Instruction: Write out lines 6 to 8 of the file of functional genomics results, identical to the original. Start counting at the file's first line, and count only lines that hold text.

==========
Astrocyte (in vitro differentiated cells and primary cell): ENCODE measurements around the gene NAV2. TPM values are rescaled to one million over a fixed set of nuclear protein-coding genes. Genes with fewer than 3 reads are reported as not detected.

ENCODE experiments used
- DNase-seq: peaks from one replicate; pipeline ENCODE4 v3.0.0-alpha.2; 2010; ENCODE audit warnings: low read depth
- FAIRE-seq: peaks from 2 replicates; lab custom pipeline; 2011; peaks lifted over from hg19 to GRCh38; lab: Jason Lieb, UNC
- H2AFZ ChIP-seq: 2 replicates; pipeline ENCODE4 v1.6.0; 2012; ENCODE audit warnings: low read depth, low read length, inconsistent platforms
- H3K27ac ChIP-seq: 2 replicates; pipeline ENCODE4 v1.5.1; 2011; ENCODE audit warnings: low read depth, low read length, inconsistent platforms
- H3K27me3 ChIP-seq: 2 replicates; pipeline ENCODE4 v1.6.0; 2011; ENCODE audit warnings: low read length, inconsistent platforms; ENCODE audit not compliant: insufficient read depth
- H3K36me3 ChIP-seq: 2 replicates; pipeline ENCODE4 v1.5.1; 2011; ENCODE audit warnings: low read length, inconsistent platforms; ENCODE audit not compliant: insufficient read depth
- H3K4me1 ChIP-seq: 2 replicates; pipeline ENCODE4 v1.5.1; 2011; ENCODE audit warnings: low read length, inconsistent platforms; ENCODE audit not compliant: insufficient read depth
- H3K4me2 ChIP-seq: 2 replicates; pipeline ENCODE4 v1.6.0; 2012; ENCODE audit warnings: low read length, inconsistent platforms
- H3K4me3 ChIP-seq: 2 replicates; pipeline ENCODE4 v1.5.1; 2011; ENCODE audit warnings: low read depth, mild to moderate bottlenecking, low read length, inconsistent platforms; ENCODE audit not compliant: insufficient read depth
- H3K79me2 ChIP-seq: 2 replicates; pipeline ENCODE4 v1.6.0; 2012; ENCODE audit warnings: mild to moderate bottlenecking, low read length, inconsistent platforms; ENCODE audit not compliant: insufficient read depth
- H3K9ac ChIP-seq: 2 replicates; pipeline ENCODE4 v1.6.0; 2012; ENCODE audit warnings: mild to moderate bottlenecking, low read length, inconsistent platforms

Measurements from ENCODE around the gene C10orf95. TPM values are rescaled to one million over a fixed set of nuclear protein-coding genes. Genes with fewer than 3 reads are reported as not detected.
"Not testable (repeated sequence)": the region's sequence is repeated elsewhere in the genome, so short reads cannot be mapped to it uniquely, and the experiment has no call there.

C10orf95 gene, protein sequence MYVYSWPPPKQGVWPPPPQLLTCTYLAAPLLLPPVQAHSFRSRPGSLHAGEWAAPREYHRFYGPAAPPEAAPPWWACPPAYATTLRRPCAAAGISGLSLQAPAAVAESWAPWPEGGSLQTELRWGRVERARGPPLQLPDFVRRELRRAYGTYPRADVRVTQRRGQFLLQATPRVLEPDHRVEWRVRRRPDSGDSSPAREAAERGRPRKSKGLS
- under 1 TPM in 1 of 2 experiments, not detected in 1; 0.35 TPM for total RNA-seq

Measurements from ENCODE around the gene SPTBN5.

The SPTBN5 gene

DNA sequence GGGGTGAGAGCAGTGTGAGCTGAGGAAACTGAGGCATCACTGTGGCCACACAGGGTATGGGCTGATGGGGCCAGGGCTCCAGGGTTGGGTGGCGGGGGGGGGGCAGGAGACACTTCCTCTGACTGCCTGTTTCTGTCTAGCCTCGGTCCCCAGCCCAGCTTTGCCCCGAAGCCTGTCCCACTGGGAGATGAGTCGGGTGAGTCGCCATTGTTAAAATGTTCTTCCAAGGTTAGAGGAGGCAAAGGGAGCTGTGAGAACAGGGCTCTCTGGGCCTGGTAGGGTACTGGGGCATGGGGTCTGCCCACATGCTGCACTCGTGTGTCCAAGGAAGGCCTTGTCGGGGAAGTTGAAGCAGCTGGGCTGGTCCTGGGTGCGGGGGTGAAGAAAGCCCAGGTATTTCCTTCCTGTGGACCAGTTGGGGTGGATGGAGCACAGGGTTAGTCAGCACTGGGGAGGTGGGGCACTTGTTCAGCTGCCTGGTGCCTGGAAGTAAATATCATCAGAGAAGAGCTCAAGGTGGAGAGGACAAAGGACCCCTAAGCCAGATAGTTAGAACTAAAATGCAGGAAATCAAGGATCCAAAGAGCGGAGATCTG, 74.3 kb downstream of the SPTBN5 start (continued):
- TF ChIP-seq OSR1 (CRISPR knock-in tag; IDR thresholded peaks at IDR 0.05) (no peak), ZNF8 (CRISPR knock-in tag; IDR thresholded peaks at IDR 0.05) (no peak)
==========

- H3K27ac ChIP-seq: 2 replicates; pipeline ENCODE4 v1.5.1; 2011; ENCODE audit warnings: low read depth, low read length, inconsistent platforms
- H3K27me3 ChIP-seq: 2 replicates; pipeline ENCODE4 v1.6.0; 2011; ENCODE audit warnings: low read length, inconsistent platforms; ENCODE audit not compliant: insufficient read depth
- H3K36me3 ChIP-seq: 2 replicates; pipeline ENCODE4 v1.5.1; 2011; ENCODE audit warnings: low read length, inconsistent platforms; ENCODE audit not compliant: insufficient read depth